Nathan Prisco, a 2020 Arctic Innovator, is representative of the passion and skill that the Arctic Advanced Manufacturing Innovator Program is seeking in candidates.  Prisco is working on ammonia-based technologies for improving energy production.  He explained that the program offers him “a great way to get science out of the laboratory and into the world at large.”  Prisco says he was attracted to the significant research and commercialization support while also being “intrigued by Alaska, both in its pristine wilderness and the feeling that there is an incredible opportunity in the last frontier.”  To read more about Prisco’s experience, visit: https://uaf.edu/oipc/news/2020/Welcome-Arctic-Innovator-Dr-Nathan-Prisco.php.

To learn more or to apply, visit: https://orise.orau.gov/arctic-innovators/

This program is sponsored by the Department of Energy Advanced Manufacturing Office and is a collaboration with the University of Alaska Fairbanks.


Nominee for MAGS Distinguished Thesis Award – Mitch Timm

I arrived at Michigan Tech in 2017, after completing my bachelor’s in mechanical engineering at the University of Minnesota the previous year, deciding to pursue my graduate degree at Michigan Tech for its nationally ranked engineering program (and weather). I completed my masters at Michigan Tech in 2018 and am currently a Ph.D. student under my advisor Prof. Hassan Masoud.

My research consists of the study of complex fluids and transport phenomena; simply speaking I study the interactions of fluids with solid objects and how certain materials are transported within fluids by utilizing the combined tools of theoretical (mathematical), computational (computer simulation), and experimental analysis. Though to many people this may seem impractical or pointless, this research has numerous real-world applications. For example, for my master’s thesis, I researched the rate of evaporation of a liquid droplet when it rests on an inclined surface (sessile drop). Most people are familiar with sessile droplets from when it rains on your windshield or when you wash the dishes, however, most people don’t understand that it is these droplets that can lead to the stubborn stains on these surfaces. This is also known as the coffee ring effect. By understanding the way in which these droplets evaporate and deposit the suspended particles therein on these surfaces, we can develop ways to avoid this, or even utilize it to our advantage.

It is for this research and subsequent thesis that I have been nominated to represent the university for the MAGS/ProQuest Distinguished Thesis Award Competition.

I am extremely grateful and humbled to be nominated for this competition, and I especially want to thank my advisor Prof. Masoud, Dr. Predebon, and the graduate committee for this nomination and for recognizing my hard work. It is times like these that I am reminded of the fantastic community at Michigan Tech and am glad I decided to come here for my graduate education.


KCP Future Faculty Fellow – Jeffrey Kabel

As an undergraduate, I joined a nanomaterials research group through mere happenstance and found myself engrossed by it. Ultimately, it was that experience that led me to pursue my Ph.D. I joined Michigan Tech’s Physics Department in the Fall of 2018 and began working alongside Yoke Khin Yap shortly after. My research is focused on the synthesis and applications of nanomaterials — mainly molybdenum disulfide quantum dots. These quantum dots have incredibly useful properties; as such they’ve seen successful applications in electrocatalysis, solar energy, energy storage, advanced electronics, chemical sensing, bioimaging, drug delivery, and photothermal cancer treatment.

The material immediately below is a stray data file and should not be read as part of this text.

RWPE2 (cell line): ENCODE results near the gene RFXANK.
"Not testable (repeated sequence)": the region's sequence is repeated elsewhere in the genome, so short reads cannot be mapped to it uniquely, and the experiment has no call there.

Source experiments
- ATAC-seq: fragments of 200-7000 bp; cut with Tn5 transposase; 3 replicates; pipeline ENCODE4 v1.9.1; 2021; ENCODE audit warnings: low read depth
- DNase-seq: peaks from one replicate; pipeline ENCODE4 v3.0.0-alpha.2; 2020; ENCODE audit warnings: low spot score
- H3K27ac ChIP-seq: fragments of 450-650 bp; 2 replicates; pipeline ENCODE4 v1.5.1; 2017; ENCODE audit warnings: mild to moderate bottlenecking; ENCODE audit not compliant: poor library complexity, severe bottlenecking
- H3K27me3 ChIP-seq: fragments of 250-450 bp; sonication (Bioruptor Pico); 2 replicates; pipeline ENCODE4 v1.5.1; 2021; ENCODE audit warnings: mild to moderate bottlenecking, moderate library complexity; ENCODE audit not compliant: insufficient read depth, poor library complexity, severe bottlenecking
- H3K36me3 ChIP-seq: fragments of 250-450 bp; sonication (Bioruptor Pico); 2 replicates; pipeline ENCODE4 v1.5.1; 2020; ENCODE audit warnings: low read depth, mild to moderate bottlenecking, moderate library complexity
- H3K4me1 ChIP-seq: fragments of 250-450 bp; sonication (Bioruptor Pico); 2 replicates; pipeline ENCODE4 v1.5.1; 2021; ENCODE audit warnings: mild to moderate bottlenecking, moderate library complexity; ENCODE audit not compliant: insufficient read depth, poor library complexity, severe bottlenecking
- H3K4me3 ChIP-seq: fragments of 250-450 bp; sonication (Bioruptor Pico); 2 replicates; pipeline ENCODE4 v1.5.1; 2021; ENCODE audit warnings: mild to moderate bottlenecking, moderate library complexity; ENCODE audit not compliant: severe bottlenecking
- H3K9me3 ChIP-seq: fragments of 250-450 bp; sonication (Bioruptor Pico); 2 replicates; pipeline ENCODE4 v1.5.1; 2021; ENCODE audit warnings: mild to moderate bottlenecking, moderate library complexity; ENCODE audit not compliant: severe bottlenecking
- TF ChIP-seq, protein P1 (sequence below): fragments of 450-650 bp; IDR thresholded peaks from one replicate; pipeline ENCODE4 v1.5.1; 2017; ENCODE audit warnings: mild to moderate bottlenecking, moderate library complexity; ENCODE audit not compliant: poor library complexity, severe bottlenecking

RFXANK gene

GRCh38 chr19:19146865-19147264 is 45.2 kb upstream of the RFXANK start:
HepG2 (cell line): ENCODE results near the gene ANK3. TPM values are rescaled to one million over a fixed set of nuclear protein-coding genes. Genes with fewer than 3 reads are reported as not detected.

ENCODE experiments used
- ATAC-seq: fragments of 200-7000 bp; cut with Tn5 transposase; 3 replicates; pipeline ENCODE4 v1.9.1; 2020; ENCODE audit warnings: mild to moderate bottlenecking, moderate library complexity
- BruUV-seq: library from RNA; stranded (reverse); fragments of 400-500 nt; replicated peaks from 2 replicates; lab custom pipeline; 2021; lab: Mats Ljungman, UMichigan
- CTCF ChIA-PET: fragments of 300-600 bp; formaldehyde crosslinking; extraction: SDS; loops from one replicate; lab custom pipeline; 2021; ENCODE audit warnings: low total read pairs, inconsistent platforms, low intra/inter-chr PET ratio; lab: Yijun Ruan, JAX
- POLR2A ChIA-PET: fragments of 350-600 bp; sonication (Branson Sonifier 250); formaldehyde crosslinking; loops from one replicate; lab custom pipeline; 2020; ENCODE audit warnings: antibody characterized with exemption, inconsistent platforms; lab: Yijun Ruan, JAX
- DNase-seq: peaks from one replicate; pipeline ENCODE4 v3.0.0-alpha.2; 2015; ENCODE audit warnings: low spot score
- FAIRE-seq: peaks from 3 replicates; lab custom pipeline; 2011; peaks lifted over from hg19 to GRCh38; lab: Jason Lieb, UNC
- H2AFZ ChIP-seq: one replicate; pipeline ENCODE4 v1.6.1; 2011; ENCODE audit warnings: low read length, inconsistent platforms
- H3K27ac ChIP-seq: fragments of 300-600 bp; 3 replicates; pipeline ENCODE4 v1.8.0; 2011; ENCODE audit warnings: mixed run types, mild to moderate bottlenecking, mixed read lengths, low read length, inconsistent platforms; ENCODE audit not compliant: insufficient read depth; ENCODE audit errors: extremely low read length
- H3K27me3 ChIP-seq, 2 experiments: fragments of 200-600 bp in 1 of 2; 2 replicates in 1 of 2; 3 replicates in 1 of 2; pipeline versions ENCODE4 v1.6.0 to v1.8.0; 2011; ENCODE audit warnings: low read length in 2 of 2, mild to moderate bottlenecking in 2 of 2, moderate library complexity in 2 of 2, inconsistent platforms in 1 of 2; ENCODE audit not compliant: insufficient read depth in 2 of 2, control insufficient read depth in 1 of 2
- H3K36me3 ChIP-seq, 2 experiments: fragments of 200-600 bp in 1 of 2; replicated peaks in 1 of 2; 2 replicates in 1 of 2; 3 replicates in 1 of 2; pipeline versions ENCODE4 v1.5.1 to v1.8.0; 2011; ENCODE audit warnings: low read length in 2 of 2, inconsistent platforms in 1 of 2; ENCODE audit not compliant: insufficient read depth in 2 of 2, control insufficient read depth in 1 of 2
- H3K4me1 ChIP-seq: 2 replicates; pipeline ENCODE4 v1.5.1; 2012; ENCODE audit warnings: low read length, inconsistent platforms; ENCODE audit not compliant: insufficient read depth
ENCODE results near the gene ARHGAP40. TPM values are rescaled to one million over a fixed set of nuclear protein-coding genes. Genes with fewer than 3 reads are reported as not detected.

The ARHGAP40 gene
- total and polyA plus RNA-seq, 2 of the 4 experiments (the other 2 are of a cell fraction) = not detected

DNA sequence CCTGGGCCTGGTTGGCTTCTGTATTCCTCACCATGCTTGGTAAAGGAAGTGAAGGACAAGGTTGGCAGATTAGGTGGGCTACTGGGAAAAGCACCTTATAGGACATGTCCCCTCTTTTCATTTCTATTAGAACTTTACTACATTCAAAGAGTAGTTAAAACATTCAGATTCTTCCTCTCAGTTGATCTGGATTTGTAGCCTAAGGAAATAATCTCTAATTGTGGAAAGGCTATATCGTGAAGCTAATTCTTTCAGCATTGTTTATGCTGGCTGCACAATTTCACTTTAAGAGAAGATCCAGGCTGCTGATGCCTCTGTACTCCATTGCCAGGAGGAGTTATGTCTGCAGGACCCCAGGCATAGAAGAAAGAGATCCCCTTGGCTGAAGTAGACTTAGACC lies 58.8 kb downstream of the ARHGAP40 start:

I am honored to be a recipient of the King-Chávez-Parks Future Faculty Fellowship. Upon the completion of my Ph.D., I will be seeking instruction positions at post-secondary institutions.


Doctoral Finishing Fellowship Fall 2020 Recipient – Xiaodong Zhou

I came to MTU in 2017 to pursue my Ph.D. with Dr. Alex Mayer in the department of Civil and Environmental Engineering. This has been a great experience because I learned a lot, but also because I collaborated with amazing people and made very good friends. My research focuses on hydrology modeling to assess the effects of the Payment for Hydrological Services program in Veracruz, Mexico. This is one of the longest operating payments for ecosystem services in the World and the scientific results produced by our research group, contribute to better understanding the connections between social and ecological systems and to make more informed decisions in terms of Water Resources Management. My thanks and gratitude to the graduate school and to the Michigan Tech Community for your support to complete my research.


Doctoral Finishing Fellowship Fall 2020 Recipient – Alejandra Almanza

I started my PhD in Materials Science and Engineering in Fall 2016 under the guidance of Dr. Paul Sanders. I have been working in the production and optimization of ductile iron, and it has been four great years full of challenges, achievements, and lessons learned. I feel passionate about research and learning new things every day, Michigan Tech has given me these experiences.

I want to sincerely express my gratitude to the Graduate School for awarding me with the Fall 2020 Finishing Fellowship. A big thank you to my advisor, who has given me positive feedback and encourage me throughout my degree. And finally, thank you to the Materials Science and Engineering department for all the support provided during my time here.